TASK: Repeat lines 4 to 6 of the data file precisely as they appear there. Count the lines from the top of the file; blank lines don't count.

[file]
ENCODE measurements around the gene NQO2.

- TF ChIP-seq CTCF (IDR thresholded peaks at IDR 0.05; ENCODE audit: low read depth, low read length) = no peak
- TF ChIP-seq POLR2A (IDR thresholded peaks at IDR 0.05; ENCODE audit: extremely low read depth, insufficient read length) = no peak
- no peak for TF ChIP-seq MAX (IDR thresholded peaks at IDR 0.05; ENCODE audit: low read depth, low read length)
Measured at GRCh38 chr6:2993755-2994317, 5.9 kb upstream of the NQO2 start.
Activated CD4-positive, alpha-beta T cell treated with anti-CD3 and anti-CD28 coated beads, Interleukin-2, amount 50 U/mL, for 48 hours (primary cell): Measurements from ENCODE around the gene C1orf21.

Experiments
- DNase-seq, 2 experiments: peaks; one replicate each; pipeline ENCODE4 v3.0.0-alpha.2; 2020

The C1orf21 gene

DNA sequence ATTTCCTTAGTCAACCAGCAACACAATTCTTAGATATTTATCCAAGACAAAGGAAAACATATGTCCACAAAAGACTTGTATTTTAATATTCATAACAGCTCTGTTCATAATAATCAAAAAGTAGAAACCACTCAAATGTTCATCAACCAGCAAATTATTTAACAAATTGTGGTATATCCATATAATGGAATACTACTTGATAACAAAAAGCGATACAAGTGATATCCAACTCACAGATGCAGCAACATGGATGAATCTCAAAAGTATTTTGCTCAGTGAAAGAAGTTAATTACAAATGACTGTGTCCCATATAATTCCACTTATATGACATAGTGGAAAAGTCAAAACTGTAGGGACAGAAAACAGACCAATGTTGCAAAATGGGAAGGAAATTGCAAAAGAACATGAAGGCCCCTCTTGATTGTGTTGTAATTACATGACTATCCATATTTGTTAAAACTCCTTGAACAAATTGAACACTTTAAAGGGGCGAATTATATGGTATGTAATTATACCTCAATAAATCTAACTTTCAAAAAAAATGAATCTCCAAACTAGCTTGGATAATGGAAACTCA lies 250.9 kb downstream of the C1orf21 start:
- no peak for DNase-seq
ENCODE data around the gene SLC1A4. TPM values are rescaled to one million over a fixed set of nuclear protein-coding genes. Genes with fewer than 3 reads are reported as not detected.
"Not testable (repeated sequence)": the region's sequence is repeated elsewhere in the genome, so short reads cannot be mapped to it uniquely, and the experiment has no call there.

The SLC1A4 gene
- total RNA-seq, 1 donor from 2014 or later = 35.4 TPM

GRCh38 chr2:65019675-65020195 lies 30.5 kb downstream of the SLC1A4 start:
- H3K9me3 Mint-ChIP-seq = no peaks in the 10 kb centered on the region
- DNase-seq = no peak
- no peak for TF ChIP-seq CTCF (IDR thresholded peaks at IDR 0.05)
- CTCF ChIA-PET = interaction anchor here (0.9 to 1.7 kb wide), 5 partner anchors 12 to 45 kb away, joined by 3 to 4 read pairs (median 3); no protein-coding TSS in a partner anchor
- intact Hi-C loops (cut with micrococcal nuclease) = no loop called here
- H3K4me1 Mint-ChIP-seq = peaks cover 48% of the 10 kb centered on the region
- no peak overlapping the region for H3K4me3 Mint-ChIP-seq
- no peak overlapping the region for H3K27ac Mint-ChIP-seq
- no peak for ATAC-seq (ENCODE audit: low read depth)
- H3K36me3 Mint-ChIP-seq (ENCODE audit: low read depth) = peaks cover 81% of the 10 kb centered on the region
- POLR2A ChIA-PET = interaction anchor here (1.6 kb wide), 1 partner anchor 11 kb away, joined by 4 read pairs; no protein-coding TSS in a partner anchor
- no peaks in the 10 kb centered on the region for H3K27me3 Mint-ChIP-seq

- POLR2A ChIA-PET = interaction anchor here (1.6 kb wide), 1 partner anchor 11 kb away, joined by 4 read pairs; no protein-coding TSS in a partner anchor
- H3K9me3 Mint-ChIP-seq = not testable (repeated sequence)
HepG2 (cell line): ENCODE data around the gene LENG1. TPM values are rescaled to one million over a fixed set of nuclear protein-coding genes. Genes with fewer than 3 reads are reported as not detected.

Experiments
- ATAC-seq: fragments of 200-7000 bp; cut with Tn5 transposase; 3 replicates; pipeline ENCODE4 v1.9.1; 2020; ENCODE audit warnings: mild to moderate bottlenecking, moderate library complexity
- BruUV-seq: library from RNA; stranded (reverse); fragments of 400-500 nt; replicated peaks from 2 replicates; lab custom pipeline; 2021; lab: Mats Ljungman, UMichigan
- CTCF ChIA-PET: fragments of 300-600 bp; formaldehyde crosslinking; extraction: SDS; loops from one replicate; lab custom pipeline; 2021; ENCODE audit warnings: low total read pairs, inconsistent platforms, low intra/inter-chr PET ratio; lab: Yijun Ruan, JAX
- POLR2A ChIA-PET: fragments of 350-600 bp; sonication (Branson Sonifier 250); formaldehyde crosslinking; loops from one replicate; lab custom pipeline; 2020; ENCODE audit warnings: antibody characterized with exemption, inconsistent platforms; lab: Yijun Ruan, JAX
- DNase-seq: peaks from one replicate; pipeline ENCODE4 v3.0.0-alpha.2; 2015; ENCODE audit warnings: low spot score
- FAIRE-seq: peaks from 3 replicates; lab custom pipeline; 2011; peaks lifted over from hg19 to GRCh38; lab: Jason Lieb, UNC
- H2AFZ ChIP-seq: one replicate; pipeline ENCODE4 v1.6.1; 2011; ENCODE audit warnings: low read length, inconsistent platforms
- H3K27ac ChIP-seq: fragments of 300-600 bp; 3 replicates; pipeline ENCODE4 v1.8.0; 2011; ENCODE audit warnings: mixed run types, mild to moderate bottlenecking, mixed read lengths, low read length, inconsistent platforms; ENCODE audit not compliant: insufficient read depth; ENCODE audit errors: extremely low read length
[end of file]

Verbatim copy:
- no peak for TF ChIP-seq MAX (IDR thresholded peaks at IDR 0.05; ENCODE audit: low read depth, low read length)
Measured at GRCh38 chr6:2993755-2994317, 5.9 kb upstream of the NQO2 start.
Activated CD4-positive, alpha-beta T cell treated with anti-CD3 and anti-CD28 coated beads, Interleukin-2, amount 50 U/mL, for 48 hours (primary cell): Measurements from ENCODE around the gene C1orf21.